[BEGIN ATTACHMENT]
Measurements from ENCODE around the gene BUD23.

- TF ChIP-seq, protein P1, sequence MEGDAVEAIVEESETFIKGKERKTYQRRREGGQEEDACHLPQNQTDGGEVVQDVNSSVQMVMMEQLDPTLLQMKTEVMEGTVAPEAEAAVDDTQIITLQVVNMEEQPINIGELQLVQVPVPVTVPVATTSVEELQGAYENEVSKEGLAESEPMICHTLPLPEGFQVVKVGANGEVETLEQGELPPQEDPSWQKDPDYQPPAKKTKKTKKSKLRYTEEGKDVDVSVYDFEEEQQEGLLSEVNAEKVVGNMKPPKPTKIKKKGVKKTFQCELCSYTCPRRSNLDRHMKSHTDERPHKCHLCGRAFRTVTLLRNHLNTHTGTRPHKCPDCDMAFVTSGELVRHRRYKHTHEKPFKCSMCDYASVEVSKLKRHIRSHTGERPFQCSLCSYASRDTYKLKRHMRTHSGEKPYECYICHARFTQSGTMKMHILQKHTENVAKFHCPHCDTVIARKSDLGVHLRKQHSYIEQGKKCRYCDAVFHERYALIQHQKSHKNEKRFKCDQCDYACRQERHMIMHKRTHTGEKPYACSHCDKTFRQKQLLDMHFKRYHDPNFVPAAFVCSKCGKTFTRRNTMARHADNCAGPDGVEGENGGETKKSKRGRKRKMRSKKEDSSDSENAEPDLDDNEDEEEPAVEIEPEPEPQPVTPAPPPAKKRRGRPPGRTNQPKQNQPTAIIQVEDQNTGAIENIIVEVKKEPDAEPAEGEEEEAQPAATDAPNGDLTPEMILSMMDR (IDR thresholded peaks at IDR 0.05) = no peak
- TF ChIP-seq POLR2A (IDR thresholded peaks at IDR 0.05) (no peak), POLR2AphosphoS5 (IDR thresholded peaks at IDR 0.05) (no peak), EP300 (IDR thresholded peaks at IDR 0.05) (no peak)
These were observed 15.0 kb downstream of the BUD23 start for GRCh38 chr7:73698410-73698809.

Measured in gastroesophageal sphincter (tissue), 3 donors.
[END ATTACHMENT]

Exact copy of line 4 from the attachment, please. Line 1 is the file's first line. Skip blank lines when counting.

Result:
These were observed 15.0 kb downstream of the BUD23 start for GRCh38 chr7:73698410-73698809.